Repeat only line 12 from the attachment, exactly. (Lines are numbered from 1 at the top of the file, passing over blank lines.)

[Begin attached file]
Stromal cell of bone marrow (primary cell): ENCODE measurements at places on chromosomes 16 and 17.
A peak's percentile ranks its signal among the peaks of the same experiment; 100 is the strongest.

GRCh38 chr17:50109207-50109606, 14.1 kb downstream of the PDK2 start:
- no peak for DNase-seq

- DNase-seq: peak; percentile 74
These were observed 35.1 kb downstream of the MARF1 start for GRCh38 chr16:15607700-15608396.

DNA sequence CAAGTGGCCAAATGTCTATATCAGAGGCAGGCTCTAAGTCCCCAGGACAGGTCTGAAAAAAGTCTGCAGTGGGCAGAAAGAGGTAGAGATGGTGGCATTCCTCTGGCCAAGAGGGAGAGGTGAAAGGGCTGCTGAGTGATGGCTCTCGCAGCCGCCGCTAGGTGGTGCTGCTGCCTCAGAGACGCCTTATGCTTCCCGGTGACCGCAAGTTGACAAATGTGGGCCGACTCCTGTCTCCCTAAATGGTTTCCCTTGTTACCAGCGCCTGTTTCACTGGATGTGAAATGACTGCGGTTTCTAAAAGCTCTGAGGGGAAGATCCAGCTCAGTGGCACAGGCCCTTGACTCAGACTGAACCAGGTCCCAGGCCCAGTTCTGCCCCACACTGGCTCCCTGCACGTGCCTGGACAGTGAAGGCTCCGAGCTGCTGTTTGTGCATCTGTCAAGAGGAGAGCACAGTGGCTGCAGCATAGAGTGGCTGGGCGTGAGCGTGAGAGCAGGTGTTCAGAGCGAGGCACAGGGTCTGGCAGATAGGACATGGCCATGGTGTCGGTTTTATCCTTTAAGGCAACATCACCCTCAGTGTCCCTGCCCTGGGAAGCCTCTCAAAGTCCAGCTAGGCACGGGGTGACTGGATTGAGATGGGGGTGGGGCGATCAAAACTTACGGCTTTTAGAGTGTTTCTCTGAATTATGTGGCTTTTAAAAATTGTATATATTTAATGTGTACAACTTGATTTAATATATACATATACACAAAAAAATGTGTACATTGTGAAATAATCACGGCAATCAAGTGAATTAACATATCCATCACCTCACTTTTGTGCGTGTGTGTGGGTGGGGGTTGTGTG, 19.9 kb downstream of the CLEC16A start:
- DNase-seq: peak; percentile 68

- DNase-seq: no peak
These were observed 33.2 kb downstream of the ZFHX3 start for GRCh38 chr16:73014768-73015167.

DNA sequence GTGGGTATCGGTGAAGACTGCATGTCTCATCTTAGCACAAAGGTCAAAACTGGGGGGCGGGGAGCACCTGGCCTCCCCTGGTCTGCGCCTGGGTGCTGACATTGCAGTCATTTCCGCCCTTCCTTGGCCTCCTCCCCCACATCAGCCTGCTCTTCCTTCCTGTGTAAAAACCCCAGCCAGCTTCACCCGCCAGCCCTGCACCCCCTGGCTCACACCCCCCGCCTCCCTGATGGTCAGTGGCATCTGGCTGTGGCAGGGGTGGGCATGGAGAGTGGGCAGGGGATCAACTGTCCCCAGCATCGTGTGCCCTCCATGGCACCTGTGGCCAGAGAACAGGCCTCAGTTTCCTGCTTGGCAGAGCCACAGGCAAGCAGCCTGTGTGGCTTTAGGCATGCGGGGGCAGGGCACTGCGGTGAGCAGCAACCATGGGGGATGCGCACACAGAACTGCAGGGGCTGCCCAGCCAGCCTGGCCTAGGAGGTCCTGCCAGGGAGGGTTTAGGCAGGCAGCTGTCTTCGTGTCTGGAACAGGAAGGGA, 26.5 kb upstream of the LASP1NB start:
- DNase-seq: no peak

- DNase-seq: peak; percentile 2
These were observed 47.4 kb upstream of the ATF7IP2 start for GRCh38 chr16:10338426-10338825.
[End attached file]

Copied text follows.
- DNase-seq: no peak